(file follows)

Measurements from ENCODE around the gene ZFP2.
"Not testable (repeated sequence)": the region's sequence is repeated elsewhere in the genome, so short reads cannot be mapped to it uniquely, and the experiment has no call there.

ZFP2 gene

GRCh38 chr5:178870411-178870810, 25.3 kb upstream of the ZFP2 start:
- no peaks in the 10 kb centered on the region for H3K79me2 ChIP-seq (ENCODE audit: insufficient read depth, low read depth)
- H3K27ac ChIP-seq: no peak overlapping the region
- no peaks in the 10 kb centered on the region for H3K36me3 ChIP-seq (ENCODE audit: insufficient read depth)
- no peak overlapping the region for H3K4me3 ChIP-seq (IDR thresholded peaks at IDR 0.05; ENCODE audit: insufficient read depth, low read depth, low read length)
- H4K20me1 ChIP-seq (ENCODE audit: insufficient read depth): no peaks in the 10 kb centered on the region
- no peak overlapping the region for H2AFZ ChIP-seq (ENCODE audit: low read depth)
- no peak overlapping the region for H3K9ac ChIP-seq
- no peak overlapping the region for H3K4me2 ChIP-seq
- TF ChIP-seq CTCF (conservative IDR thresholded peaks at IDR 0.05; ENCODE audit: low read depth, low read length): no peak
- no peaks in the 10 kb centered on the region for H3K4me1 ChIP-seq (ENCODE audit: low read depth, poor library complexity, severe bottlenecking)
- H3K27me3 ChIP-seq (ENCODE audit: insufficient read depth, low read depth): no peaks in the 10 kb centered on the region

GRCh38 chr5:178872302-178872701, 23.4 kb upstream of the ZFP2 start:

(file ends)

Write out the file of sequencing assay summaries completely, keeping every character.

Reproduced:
Measurements from ENCODE around the gene ZFP2.
"Not testable (repeated sequence)": the region's sequence is repeated elsewhere in the genome, so short reads cannot be mapped to it uniquely, and the experiment has no call there.

ZFP2 gene

GRCh38 chr5:178870411-178870810, 25.3 kb upstream of the ZFP2 start:
- no peaks in the 10 kb centered on the region for H3K79me2 ChIP-seq (ENCODE audit: insufficient read depth, low read depth)
- H3K27ac ChIP-seq: no peak overlapping the region
- no peaks in the 10 kb centered on the region for H3K36me3 ChIP-seq (ENCODE audit: insufficient read depth)
- no peak overlapping the region for H3K4me3 ChIP-seq (IDR thresholded peaks at IDR 0.05; ENCODE audit: insufficient read depth, low read depth, low read length)
- H4K20me1 ChIP-seq (ENCODE audit: insufficient read depth): no peaks in the 10 kb centered on the region
- no peak overlapping the region for H2AFZ ChIP-seq (ENCODE audit: low read depth)
- no peak overlapping the region for H3K9ac ChIP-seq
- no peak overlapping the region for H3K4me2 ChIP-seq
- TF ChIP-seq CTCF (conservative IDR thresholded peaks at IDR 0.05; ENCODE audit: low read depth, low read length): no peak
- no peaks in the 10 kb centered on the region for H3K4me1 ChIP-seq (ENCODE audit: low read depth, poor library complexity, severe bottlenecking)
- H3K27me3 ChIP-seq (ENCODE audit: insufficient read depth, low read depth): no peaks in the 10 kb centered on the region

GRCh38 chr5:178872302-178872701, 23.4 kb upstream of the ZFP2 start: